If the shaft were just 1/2" diameter, shaft collars or some similar hardware that wouldn't compromise the shaft strength would be required to lock or locate the shaft in place (more hardware generally means higher manufacturing cost), and the bearings would've been more expensive.
The arbor manufacturer had a responsibility to market a fairly safe product, one that wouldn't fly apart, safe enough for a DIY-type to take home and use.
There are ball bearings that have integral locking features for securing the inner races to shafts, but they are more expensive than an ordinary ball bearing assembly.
The machining that was performed on the arbor shaft wasn't an expensive operation, performed on automated machines it was probably completed in probably less than a minute from raw barstock to a finished, threaded part.
WB ......... metalworking projects www.kwagmire.com/metal_proj.html

snippage
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Who knew that such a simple piece of equipment would provide so many lessons in engineering and associated history and economics? Thanks everybody for such a detailed explanation. Some of the links provided are useful as reference. Again, my Google technique has proved deficient as I have been looking for them or something similar without success for the last two weeks.
In the final analysis the whole thing cost me $5 and most of the procedures suggested seem to involve greater costs than I can justify at present. I shall just keep looking at it 'cos it's pretty and an idea for good use will come to me in time :-)
--
Michael Koblic,
Campbell River, BC
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Michael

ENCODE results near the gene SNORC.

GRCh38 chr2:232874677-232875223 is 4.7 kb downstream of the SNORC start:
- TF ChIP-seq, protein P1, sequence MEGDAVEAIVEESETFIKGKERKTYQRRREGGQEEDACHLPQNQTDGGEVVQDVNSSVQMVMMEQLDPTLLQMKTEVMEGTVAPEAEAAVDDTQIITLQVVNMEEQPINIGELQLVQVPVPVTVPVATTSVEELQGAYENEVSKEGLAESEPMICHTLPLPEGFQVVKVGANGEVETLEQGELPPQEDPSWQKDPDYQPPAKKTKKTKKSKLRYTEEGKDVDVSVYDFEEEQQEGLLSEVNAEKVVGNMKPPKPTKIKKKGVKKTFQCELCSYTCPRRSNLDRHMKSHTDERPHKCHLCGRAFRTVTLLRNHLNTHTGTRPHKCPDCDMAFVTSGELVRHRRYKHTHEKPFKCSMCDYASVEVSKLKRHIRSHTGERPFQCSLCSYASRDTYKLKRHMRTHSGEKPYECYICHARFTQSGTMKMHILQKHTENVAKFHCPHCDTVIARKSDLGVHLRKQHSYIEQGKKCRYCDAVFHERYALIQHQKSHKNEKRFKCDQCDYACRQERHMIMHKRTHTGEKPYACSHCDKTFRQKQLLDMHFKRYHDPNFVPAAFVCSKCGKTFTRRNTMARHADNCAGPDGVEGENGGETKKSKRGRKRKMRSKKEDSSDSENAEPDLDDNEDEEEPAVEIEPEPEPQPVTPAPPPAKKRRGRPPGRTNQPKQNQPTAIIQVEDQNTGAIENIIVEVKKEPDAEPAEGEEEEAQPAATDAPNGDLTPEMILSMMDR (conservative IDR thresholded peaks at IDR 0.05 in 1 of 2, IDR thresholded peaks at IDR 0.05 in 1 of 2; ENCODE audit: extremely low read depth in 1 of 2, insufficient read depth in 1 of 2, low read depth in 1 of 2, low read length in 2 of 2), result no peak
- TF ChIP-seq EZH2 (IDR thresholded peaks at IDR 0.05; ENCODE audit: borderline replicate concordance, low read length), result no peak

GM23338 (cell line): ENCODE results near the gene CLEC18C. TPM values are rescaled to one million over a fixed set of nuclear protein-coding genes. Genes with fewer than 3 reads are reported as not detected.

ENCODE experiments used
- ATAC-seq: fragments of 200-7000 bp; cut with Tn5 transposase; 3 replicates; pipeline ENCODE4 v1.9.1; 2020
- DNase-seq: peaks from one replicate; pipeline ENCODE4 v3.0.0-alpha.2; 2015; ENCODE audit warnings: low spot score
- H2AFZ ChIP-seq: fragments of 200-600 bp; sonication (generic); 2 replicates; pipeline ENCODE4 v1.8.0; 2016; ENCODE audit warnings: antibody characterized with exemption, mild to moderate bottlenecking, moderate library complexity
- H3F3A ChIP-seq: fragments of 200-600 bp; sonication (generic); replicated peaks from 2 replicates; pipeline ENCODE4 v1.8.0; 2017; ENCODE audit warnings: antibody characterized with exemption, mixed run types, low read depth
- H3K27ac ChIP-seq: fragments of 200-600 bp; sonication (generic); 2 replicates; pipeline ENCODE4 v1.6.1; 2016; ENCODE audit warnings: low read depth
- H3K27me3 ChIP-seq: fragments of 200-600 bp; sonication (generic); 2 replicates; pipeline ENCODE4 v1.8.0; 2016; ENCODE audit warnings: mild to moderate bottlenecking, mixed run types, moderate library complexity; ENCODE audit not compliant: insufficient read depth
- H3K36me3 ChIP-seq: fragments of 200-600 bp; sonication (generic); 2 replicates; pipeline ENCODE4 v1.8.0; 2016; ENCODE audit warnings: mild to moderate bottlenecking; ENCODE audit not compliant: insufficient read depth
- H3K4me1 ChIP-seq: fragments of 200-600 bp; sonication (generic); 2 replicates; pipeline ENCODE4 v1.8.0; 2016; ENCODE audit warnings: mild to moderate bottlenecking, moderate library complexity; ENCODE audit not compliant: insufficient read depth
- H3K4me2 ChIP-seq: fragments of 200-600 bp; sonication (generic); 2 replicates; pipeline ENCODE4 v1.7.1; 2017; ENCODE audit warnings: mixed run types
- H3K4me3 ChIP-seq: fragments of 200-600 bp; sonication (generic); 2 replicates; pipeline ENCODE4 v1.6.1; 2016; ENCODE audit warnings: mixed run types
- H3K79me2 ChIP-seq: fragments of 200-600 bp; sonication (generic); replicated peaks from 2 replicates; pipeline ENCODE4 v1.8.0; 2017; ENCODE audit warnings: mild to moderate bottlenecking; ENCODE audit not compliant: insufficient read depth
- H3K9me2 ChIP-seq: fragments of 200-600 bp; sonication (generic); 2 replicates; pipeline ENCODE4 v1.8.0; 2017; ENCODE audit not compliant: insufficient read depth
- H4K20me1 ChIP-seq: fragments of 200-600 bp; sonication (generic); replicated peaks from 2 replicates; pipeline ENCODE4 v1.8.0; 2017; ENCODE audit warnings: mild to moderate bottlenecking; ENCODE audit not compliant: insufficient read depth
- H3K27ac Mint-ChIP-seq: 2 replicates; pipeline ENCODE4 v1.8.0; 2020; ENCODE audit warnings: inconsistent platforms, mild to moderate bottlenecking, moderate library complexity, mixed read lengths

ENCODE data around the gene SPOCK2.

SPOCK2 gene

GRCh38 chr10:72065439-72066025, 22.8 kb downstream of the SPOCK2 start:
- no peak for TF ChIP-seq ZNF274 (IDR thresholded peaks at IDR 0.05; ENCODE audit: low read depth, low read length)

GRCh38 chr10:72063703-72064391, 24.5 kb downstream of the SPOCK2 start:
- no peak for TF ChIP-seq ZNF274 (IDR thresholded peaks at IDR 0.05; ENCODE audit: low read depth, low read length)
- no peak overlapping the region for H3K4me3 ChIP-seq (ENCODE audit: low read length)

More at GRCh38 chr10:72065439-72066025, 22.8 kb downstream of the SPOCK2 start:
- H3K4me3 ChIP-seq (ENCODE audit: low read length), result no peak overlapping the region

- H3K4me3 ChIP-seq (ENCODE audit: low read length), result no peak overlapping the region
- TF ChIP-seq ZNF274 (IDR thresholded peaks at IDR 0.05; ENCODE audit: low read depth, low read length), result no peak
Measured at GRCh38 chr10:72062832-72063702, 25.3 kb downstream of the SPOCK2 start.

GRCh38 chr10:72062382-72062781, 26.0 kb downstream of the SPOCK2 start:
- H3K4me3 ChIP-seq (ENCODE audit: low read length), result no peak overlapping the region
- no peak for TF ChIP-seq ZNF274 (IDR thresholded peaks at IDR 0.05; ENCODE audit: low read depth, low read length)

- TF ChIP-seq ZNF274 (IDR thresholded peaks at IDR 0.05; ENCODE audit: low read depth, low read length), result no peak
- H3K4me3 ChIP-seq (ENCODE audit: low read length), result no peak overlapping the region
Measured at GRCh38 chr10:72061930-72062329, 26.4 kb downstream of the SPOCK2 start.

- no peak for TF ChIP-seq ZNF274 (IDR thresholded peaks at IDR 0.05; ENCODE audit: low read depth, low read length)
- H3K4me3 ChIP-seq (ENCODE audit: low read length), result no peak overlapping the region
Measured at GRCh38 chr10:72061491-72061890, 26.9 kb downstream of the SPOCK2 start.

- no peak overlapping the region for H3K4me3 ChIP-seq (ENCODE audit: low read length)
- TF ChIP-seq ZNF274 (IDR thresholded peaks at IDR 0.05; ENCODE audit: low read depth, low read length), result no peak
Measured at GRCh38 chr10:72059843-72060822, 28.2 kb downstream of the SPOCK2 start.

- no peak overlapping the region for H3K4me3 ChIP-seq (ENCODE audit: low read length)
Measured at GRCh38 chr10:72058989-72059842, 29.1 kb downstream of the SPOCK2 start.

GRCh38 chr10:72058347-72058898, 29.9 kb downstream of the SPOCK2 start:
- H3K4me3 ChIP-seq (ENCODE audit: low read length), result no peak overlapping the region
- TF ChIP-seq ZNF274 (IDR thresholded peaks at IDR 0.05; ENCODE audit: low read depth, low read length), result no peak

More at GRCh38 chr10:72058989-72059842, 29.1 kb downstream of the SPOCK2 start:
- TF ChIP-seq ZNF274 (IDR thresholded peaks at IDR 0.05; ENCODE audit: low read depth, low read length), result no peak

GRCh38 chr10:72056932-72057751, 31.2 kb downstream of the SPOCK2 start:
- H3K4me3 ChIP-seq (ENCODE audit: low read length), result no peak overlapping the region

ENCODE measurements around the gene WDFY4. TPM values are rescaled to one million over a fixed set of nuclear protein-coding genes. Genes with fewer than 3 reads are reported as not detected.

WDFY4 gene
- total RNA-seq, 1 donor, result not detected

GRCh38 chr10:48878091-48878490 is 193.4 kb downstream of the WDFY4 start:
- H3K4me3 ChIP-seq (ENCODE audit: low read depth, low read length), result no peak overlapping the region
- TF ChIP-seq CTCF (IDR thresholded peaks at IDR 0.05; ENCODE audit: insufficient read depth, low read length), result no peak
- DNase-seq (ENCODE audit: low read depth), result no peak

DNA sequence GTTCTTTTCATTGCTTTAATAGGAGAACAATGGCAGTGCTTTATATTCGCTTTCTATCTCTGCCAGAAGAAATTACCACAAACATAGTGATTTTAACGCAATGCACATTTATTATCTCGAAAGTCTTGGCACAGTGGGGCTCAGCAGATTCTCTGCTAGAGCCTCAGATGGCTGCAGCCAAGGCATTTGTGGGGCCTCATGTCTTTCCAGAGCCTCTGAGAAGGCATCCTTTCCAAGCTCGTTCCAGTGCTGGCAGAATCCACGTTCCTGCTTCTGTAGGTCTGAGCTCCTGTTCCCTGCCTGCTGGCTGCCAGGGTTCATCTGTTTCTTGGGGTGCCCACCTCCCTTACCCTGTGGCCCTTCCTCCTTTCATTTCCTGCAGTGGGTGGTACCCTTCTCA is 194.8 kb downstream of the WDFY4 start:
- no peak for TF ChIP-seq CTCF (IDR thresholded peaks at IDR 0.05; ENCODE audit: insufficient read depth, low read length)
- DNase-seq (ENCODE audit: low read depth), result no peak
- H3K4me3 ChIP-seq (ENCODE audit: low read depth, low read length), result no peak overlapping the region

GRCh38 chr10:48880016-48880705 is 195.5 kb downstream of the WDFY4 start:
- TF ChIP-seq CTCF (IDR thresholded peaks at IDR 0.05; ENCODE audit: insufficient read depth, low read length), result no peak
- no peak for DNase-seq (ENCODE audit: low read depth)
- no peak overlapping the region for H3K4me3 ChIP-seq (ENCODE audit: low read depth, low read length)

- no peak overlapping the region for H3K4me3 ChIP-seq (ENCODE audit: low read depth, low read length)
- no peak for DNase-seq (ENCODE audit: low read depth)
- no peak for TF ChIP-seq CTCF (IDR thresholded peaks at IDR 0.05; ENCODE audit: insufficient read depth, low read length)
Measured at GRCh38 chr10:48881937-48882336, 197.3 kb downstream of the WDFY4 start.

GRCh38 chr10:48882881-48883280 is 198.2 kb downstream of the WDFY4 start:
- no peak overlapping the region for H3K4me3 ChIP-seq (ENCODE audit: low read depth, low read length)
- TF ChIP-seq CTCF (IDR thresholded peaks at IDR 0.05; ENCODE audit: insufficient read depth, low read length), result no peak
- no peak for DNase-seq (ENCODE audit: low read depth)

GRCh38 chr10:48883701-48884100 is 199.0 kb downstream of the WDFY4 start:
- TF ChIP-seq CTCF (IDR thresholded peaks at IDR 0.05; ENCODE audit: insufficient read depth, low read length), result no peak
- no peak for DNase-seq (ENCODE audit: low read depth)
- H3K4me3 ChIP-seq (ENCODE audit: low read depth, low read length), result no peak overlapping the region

Lots of education and a great experience and for only $5.00. Now get brave and take it apart and straighten the shaft and reassemble it. And put the arbor to use.
Bob AZ
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On Thu, 16 Oct 2008 19:19:08 -0700, "Michael Koblic"

Find a piece of allthread and two nuts. Put that in the "ears" on the left side (belt side), adjust the nuts so it's quite snug. This is to support the casting and keep it from flexing. The nuts go inside, not outside.
Make a plate with a hole in it to support the piece but clear the bottom end of the shaft. The hole should be slightly larger than the OD of the shaft.
Press on other end of shaft with hydraulic press. The shaft should move.
Don't hammer. Hammering can result in peening. Steady force is better.
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If I understand you correctly the casing would be supported as well as the bottom bearing but the top bearing would be sacrificed? Also I am not quite sure what the "belt side" is: In this case the belt is looped in the middle over a pulley, between the two bearings. Or do you mean that these things are usually driven by a pulley on the left side?
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I read it as the less well supported open side of the housing where the belt moves in and out.
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On Sun, 19 Oct 2008 14:08:37 -0700, "Michael Koblic"

Yes, unless the shaft wasn't all that tight in the bearing. That has usually been the case in my experience.

The cross section of the casting is sort of a U in one plane. I refer to the open end of the U.